Exit Stage Left by Nick Duerden – what happens once the hits have dried up?

<span>Photograph: Pete Still/Redferns</span>
Photograph: Pete Still/Redferns

These profiles of ageing rockers ponder whether it’s better to burn out, fade away or buy a house in London, writes the former frontman of the Ordinary Boys

I remember opening for the Who towards the end of my time in the Ordinary Boys, the band with whom I enjoyed brief fame in the 00s. Roger Daltrey, then in his late 60s, sang, apparently without irony: “I hope I die before I get old.” It made me think: “What’s next? Maybe I could find a nice job in advertising.” It’s a question that almost every performer faces in an industry that fetishises youth: is it better to burn out or just fade away? And then what? Where do you go? What do you do? How do you move on?

These are the questions Nick Duerden poses in his new book, Exit Stage Left. Each chapter serves as a condensed musical biography. The opener is a sensitive account of the life and career of Peter Perrett of the Only Ones, whose 1978 release Another Girl, Another Planet is one of punk’s great pop songs. But “artists really aren’t the best people to operate the heavy machinery of adulthood” and a regrettable incident in a car park in California while supporting the Who (them again) had them thrown off the tour and sent back to England, where he spent the next couple of decades struggling with substance dependency. There’s a redemptive arc in Perrett’s story and it’s incredibly moving to read.

If there is one takeaway for how to survive a career in pop music it seems to be 'buy a house in London in the early 80s'

Blistering first acts share the same energy: the big break, the world tours. But here are fading encores, empty assembly rooms, silence. As Tony James asked himself after Sigue Sigue Sputnik failed to deliver on their second album: “Do I crawl away and die now? Or do I do something else?”

The book isn’t all punk and indie stars, or redemptive arcs for that matter. What of those pop artists who reached their successes within parameters chosen for them by the Simon Cowells of this world? There is the story of pop R&B band Damage, whose skin colour saw songs intended for them being handed to the likes of Westlife and Boyzone, who the industry decided were more marketable. One of the hardest sections to read is the tragicomic tale of Paul Cattermole from S Club 7. This time, Duerden skips the origin story and we hard-cut to washed-up Cattermole being prodded by the Loose Women on daytime television where “a ticker-tape banner at the bottom of the screen reads ‘I’m Broke’”.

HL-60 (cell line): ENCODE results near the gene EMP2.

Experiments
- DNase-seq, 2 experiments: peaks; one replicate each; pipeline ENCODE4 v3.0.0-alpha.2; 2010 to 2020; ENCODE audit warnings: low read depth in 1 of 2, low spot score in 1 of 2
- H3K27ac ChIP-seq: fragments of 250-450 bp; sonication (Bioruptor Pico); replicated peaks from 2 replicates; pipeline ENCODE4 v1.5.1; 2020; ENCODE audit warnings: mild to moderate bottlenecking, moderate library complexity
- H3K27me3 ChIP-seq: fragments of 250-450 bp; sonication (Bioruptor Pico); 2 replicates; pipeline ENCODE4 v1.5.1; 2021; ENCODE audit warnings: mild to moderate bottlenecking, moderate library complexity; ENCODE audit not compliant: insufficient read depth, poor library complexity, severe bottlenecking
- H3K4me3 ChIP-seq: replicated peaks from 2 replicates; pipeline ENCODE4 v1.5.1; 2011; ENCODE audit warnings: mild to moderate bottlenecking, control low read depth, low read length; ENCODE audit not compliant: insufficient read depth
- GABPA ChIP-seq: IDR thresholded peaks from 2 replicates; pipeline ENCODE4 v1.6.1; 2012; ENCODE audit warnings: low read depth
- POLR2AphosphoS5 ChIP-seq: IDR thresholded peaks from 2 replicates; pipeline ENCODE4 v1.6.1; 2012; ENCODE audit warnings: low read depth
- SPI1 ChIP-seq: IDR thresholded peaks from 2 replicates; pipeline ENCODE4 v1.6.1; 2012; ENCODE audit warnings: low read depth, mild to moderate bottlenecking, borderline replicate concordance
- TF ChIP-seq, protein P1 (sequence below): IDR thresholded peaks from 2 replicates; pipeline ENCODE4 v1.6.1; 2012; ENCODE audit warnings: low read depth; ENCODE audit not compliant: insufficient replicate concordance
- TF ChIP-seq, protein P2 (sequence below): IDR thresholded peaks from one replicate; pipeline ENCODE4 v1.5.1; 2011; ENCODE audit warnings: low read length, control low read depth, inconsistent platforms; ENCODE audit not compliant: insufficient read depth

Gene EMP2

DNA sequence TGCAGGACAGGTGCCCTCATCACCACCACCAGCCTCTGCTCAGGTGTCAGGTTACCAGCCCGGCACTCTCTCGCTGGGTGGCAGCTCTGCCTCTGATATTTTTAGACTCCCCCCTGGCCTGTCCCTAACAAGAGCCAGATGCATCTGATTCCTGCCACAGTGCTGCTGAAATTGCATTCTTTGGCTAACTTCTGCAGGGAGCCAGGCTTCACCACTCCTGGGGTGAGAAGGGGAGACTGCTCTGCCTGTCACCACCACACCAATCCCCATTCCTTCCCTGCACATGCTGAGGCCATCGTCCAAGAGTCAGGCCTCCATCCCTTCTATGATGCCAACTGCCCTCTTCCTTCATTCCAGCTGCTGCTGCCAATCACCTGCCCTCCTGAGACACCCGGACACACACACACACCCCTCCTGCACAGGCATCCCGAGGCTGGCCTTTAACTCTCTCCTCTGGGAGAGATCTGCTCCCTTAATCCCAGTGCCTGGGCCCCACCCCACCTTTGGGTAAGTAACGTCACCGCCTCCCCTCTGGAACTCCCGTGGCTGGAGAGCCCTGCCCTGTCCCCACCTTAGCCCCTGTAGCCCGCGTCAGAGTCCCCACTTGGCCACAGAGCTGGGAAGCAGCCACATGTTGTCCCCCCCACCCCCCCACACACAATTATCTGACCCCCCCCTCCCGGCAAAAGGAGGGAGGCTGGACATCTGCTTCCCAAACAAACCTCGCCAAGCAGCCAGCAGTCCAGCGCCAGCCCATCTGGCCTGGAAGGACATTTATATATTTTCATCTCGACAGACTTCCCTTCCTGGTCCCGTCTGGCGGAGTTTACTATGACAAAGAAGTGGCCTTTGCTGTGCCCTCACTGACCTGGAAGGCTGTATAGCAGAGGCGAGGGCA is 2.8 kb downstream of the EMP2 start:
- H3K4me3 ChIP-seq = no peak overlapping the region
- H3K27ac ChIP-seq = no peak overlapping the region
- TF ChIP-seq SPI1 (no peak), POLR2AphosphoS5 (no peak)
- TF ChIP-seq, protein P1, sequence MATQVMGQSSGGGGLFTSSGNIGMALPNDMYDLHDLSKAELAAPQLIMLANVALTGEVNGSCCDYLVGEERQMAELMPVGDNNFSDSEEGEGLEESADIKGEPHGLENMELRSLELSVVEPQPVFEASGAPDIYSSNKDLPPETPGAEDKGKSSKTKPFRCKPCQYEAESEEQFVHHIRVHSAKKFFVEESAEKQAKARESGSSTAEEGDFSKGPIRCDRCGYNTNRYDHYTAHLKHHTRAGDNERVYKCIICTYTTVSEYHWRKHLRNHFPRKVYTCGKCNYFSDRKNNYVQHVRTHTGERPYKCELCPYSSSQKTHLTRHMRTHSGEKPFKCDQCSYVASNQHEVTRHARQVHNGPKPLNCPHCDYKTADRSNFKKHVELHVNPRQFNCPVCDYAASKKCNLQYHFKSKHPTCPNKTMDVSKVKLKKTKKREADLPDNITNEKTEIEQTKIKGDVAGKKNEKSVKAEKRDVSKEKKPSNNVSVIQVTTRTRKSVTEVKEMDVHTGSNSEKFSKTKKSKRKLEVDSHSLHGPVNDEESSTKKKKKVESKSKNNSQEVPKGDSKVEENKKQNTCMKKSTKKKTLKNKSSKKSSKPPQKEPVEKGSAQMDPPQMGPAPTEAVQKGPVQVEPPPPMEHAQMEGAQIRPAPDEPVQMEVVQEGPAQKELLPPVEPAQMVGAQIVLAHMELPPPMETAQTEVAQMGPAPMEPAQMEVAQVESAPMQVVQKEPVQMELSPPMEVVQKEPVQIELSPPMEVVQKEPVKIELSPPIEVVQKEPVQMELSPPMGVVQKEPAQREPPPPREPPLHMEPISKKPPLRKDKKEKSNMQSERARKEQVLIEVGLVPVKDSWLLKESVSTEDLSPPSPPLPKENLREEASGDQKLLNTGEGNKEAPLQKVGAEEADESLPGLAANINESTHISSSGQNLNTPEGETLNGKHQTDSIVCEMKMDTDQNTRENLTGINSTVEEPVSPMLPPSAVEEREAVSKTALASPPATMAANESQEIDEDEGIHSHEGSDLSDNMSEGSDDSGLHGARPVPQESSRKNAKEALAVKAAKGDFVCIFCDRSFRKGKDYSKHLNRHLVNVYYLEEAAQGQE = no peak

Sam Preston, far right, with his band the Ordinary Boys in 2006
Sam Preston, far right, with his band the Ordinary Boys in 2006. Photograph: Jo Hale/Getty Images

Most of the stories are cautionary tales. If there is one takeaway for how to survive a career in pop music it seems to be “buy a house in London in the early 80s”. Or perhaps try not to do too many drugs.

Spending my formative years in the dizzying plastic reality of my own stint of pop stardom left me wholly ill-equipped to navigate the real world afterwards. Being micromanaged for so long by agents who then disappeared overnight was a lonely experience. I made a conscious decision to end my celebrity career when I suspected that decision was not far from being made for me. This didn’t make the change any less jarring. I told my bandmates that I was quitting the band, packed a bag and bought a one-way plane ticket to Philadelphia. I remember walking past a magazine rack lined with front-page stories about my divorce as I boarded. I stayed away for three years.

Related: ‘That’s it? It’s over? I was 30. What a brutal business’: pop stars on life after the spotlight moves on

But if a career in pop music is so often about managed decline, what is wrong with gracefully managing that decline? Why is a band touring in smaller venues than they had previously played or selling fewer records than they did in their early 20s met with such ridicule and contempt? Allan “Boff” Whalley from Chumbawamba, who retired from the band aged 51, puts it like this: “The bands I loved, when they split up, I always thought it was a beautiful thing. And those bands that I loved who then got back together – well, it never felt right.”

One fact emerges clearly from every story in Exit Stage Left: there is an unshakable identity that crystallises in anyone who has had any pop success. No matter what I do with my life I will always be Preston from the Ordinary Boys. It is that burnt-on identity that is at the heart of this book. It’s the “from” that follows the name of every interviewee. I now split my time between LA and London writing songs for other artists. I have a house in London and a trickle of royalties. I do have occasional pangs of regret. And I’m certain I will at some point ill-advisedly self-fund another Ordinary Boys record that no one will hear.

Exit Stage Left: The Curious Afterlife of Pop Stars by Nick Duerden is published by Headline (£20). To support the Guardian and Observer order your copy at guardianbookshop.com. Delivery charges may apply